Katy Thomas Testimony – DCPS Performance Oversight Hearing – February 26, 2019


kazt1978 [at] gmail [dot] com





FEBRUARY 26, 2019

Chairman Mendelson, Chairman Grosso, Councilmember Allen and committee members, thank you for the opportunity to testify today. I am the mom of two current Miner ES students (1st grade and PK4) and a rising PK3 student. I serve as the PTO’s Vice President and Community Engagement Committee chairperson.  


In May 2018, Councilmember Allen announced he had secured $3 million in FY2019 funding for new playgrounds at Miner and Tyler elementary schools in Ward 6.  The Miner community was thrilled, as making improvements to our outdoor campus had been a top priority. When the announcement was made public, we were in the midst of working closely with DCPS to plan for improvements to our outdated ECE playground over the summer months.  We thought having such great advance notice and already established contacts with the right people at DCPS would give us a leg up in being able to thoughtfully plan and design our new $1.5 million outdoor renovation.

Our school community came together in early September for an initial meeting with DCPS to learn the timeline, expectations and process for a project of this scope.  Our students would be engaged in helping determine playground equipment while parents, teachers, staff and broader community members would participate in PTO-driven feedback sessions.  Meanwhile, DCPS would begin the process of securing a designer in October so that a contractor could be hired in December, equipment ordered by January and the project finished in time for the launch of SY19-20.  After hearing nothing from DCPS through October and most of November, and connecting with a parent leader at Tyler, who had also heard nothing in terms of an update/progress on their project, I reached out to DCPS in late November to find out what was going on and to express concerns about heading down a path of delays, rushed planning and little-to-no engagement with the school community in the process.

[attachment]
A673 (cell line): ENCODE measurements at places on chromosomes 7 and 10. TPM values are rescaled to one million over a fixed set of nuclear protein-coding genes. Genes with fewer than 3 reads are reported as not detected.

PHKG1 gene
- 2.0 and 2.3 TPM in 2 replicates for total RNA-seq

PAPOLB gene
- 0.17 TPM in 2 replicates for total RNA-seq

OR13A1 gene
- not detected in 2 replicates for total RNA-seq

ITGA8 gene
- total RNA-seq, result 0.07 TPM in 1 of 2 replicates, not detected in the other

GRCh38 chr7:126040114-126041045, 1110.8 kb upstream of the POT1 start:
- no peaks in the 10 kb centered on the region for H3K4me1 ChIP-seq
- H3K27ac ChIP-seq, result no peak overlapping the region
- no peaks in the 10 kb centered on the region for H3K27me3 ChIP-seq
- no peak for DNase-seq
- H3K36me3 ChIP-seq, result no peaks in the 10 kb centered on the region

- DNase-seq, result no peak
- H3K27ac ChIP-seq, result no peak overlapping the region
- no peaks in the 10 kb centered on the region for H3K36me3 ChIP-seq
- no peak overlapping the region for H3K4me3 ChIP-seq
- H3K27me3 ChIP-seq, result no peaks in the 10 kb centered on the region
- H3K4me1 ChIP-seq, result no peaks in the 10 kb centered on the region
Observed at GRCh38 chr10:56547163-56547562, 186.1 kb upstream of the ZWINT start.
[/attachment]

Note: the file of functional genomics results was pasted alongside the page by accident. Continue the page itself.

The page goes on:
In response to my outreach, I was informed a decision had been made to hire a landscape architect vs a design+build contractor in order to ensure the landscape architect would be an advocate for the project throughout construction rather than merely a subcontractor of the general contractor.  We scheduled an in-person meeting for December 12; during that meeting both DCPS and DGS staff were in attendance to announce a RFP had just been released for landscape architects for both Miner and Tyler as a “bundle” project and to expect construction to start in June with final delivery by October 2019. A contract would be awarded to a landscape architect for the projects in early January 2019 and our school community would meet with them in January to review their initial plan, which would be based upon all the feedback our students, families and staff had submitted.

You can imagine my surprise when our principal announced at the February 2019 PTO meeting that no landscape architect had been hired and essentially zero progress had been made on the project.  I again reached out to DCPS who stated they and DGS were unable to complete the procurement process of a landscape architect in a timely manner, so had instead decided to pursue a design+build contractor.  I am unable to see the logic in switching gears at this point in the process and essentially have had confirmed that this process will be rushed, with little planning and engagement with the school community.  

The lack of communication, lack of engagement and lack of a consistent process is frustrating to say the least.  When the FY2019 began in October, our school community felt like we were ahead of the curve, ready to work collaboratively with DCPS/DGS to create a great product our students and be something our community could feel proud of and excited about.  Instead we are reeling in the dark and extraordinarily frustrated by the lack of communication, engagement, progress and planning to date. Now as we approach the six month mark since our initial planning session and there has been no visible progress made on our project, I urge the committee to hold DCPS/DGS accountable.  When CM Allen fought to get this funding in the FY19 budget, I can’t imagine his expectation was there would be approximately zero progress made as of February 26, 2019.


Miner’s PTO is a proud participant of the Digital Equity in DC Education coalition of parents, teachers and public education advocates from all Wards.  The group has been advocating for digital equity and technology reflective of the 21st century. The coalition sent to Mayor Bowser on January 10, 2019 outlining the failure of the city in preparing our children for the jobs of the future.  Specifically, the letter outlined the following urgent issues:

  1. Include dedicated and sufficient funding in the FY2020 DCPS budget to meet school technology needs equitably across the city;
  2. Direct DCPS to release a comprehensive, multi-year technology plan to define and provide adequate technology to every school, as recommended by the Office of the District of Columbia Auditor (ODCA) in 2017; and
  3. Ensure the capacity to maintain functional, up-to-date technology equitably across all schools.